Khawaja Dawood/The Santiago Times Staff
SANTIAGO – The World Bank Group’s (WBG) annual report “Doing Business 2018: Reforming to Create Jobs” has placed Chile among the best Latin American economies in terms of ease of doing business.
WBG’s recent flagship report compares and provides objective measures of business regulations for domestic firms and their enforcement across 190 countries, as well as selected cities at the subnational and regional level.
In the report, New Zealand ranked at the top, Somalia at the bottom, and China ended up somewhere in the middle at number 78, between the economies of Kyrgyzstan and Panama.
The latest Doing Business edition ranks the Chile in the 55th spot on a global scale and the 2nd position in Latin America.
Argentina improved its environment for doing business, while Brazil and Mexico worsened, according to the latest report.
Chile moved up two spots in Latin America and now again ranks behind Mexico, as it did two years ago, while Colombia fell two spots.
Peru stands below Mexico (49) and Chile (55), pushing Colombia (59) down to the fourth spot.
It is worth noting Peru is the only economy in the region to have improved its position this year despite the severe blow of Coastal El Niño disasters in the first quarter of 2017.
“Reforms implemented by economies in Latin America and the Caribbean continue to improve the business environment for entrepreneurs,” Santiago Croci Downes, Program Manager of The World Bank’s Doing Business Unit, said in a statement. “As the impact of these reforms spreads, we are likely to see a more dynamic private sector which will boost economic growth in the region.”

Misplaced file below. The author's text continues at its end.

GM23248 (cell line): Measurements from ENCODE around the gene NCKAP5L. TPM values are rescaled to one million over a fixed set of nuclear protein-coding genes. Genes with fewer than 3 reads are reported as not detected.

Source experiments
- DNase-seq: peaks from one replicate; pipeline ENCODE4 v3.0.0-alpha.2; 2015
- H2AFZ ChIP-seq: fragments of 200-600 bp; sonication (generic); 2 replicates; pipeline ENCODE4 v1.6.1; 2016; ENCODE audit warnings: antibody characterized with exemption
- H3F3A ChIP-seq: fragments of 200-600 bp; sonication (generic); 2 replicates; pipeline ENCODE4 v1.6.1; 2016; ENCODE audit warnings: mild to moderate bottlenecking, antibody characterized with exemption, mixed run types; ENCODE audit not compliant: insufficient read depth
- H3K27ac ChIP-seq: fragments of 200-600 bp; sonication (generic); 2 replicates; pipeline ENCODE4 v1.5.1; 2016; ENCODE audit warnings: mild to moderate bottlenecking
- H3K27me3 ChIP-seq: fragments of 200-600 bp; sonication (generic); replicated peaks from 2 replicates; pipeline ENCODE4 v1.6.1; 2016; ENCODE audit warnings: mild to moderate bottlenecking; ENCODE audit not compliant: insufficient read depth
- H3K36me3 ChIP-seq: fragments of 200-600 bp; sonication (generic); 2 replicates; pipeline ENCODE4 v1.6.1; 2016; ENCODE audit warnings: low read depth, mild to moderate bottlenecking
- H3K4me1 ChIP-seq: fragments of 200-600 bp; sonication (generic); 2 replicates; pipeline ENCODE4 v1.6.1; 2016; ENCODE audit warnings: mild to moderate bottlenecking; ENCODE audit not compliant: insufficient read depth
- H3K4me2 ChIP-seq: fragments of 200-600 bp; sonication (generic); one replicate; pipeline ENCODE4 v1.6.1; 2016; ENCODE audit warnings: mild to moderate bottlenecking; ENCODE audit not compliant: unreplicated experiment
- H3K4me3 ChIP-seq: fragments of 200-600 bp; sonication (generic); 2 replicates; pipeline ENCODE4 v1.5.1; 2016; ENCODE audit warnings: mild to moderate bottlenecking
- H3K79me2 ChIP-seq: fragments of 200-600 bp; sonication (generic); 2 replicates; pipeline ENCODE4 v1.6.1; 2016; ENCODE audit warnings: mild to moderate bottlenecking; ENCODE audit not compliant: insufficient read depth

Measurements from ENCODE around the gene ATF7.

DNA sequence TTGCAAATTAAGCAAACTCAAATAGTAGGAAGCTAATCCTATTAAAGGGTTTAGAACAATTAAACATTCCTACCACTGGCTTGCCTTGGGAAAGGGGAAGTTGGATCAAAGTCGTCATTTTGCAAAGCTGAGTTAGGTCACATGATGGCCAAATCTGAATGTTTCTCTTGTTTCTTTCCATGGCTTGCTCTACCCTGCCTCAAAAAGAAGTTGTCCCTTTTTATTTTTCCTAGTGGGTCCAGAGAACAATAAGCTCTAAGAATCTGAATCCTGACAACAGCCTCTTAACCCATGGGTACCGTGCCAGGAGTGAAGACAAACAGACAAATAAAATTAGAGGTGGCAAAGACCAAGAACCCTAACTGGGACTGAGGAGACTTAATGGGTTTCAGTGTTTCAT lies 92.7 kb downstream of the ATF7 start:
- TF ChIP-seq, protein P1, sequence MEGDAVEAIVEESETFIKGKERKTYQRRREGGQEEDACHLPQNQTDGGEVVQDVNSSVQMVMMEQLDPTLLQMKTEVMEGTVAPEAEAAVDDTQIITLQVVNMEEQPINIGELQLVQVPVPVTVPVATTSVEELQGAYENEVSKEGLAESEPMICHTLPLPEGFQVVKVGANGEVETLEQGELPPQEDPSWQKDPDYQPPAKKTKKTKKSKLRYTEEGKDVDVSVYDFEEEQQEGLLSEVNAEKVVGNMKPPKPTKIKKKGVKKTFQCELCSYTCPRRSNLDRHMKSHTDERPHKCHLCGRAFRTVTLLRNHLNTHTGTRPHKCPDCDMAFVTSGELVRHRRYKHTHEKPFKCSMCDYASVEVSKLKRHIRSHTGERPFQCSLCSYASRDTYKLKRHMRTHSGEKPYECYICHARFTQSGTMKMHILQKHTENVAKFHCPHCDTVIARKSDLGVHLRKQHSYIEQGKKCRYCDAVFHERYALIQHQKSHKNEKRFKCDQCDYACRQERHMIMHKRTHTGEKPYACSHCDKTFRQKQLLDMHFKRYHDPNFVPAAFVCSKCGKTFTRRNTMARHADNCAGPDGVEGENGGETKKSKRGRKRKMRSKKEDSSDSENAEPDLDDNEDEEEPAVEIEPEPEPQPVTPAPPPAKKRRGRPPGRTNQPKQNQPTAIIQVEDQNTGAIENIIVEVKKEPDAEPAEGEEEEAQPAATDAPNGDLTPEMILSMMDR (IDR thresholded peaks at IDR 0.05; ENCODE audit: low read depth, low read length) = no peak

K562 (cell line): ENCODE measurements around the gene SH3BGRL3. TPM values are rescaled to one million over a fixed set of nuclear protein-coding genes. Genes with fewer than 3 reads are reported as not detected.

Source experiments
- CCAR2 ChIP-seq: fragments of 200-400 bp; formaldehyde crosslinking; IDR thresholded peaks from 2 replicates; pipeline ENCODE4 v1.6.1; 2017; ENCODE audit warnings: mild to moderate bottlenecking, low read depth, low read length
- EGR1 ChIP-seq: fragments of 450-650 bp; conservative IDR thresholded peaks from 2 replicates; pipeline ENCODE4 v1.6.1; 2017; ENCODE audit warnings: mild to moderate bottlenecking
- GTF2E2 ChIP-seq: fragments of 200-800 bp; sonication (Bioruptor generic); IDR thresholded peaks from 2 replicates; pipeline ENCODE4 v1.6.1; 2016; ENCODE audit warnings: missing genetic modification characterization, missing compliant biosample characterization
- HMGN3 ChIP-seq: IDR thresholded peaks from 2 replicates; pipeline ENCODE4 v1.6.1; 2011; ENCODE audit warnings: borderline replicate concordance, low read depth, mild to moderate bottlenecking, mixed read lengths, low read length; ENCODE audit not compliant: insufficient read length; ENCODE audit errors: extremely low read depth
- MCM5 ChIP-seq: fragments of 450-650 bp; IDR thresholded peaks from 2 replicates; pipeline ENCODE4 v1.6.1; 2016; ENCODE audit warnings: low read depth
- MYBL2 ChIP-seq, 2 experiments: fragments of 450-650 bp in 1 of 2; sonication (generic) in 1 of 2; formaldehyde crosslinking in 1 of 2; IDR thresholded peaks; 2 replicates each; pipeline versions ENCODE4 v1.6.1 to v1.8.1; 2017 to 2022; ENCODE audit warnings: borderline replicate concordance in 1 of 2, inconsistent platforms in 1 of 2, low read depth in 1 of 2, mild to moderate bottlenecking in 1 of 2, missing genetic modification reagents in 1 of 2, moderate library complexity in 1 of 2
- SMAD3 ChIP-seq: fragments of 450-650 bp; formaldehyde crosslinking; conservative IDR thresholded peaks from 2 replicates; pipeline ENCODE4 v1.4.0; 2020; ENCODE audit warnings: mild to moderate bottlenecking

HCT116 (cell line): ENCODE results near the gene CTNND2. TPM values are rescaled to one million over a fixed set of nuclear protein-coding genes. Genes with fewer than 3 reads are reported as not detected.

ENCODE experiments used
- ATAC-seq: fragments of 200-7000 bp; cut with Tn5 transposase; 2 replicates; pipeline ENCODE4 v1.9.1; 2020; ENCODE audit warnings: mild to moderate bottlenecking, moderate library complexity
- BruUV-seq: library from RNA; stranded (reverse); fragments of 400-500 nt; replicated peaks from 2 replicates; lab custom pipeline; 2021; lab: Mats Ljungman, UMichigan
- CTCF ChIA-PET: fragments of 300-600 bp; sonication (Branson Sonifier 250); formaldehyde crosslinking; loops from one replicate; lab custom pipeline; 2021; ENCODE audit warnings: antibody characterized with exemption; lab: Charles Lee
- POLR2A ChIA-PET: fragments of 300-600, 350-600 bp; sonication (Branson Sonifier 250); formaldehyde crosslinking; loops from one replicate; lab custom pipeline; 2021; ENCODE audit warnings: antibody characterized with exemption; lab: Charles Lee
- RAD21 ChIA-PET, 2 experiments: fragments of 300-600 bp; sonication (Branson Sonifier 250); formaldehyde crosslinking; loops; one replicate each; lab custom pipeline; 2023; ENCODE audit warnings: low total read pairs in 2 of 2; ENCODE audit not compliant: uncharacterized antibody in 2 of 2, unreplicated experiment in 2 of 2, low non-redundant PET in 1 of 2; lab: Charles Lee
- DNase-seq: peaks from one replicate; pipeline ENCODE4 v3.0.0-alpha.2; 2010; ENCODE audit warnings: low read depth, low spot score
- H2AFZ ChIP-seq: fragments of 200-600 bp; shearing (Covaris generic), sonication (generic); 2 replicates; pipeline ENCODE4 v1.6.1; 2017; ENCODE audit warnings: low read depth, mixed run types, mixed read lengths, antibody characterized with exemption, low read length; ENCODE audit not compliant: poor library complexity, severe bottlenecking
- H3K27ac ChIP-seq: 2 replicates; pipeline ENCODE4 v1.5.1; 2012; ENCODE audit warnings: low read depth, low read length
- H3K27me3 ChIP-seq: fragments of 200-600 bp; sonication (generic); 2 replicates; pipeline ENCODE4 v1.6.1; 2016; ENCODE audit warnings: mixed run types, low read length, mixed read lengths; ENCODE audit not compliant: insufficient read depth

The Doing Business report, which was launched 15 years ago, looks at domestic small and medium-size companies and measures the regulations applying to them through their life cycle, including starting a business, dealing with construction permits, getting electricity, registering property, getting credit, protecting minority investors, paying taxes, trading across borders, enforcing contracts and resolving insolvency.
WINNERS & LOSERS
The big winner is El Salvador, which now ranks ahead of Panama thanks to improving its score by 5.4 points.
“El Salvador earned a notable spot in this year’s global top improvers, with four reforms adopted during the past year,” The World Bank says. “These included improving the reliability of electricity by introducing a better outage management system and maintenance planning and making it easier for businesses to pay taxes by implementing an online platform for filing and payment of taxes. Other reforms covered the Doing Business areas of Dealing with Construction Permits and Trading Across Borders.”
The Dominican Republic posted the second-largest gain in its score due to three reforms, including reducing the time to start a business and improving the reliability of electricity supply.
Venezuela is the big loser, showing a 2.5 point fall in its score. It now ranks 188th worldwide, only better than other basket cases like Eritrea and Somalia.
Other major losers are Guatemala, Colombia and Panama.
BRAZIL AND MEXICO
Brazil, Latin America’s largest economy, implemented one reform to facilitate cross border trade by reducing the time for documentary compliance for both exporting and importing. In the past 15 years, Brazil has implemented a total of 18 reforms, above the regional average of 12 reforms, according to The World Bank.
Meanwhile, Mexico, the region’s second largest economy, also implemented one reform in the past year. The reform, in the Doing Business area of Getting Electricity, is aimed at improving the reliability of electricity supply. Mexico has implemented a total of 26 reforms in the past 15 years.
Aside from 28 OECD high-income economies, the 50 highest ranked economies include 13 from Europe and Central Asia, five from East Asia and the Pacific, two from Sub-Saharan Africa and one each from the regions of Latin America and the Caribbean and the Middle East and North Africa. Each region also has a relatively wide spectrum of strong and weak performers.
In OECD high-income economies, for example, New Zealand, Denmark and Korea have the highest overall distance to frontier scores at 86.55, 84.06 and 83.92, respectively. Conversely, Greece, Luxembourg and Chile have the lowest scores in this group, at 68.02, 69.01 and 71.22. However, the OECD high-income group has the smallest gap between the highest and the lowest scores, of only 18.53 percentage points.
Check out the full report here.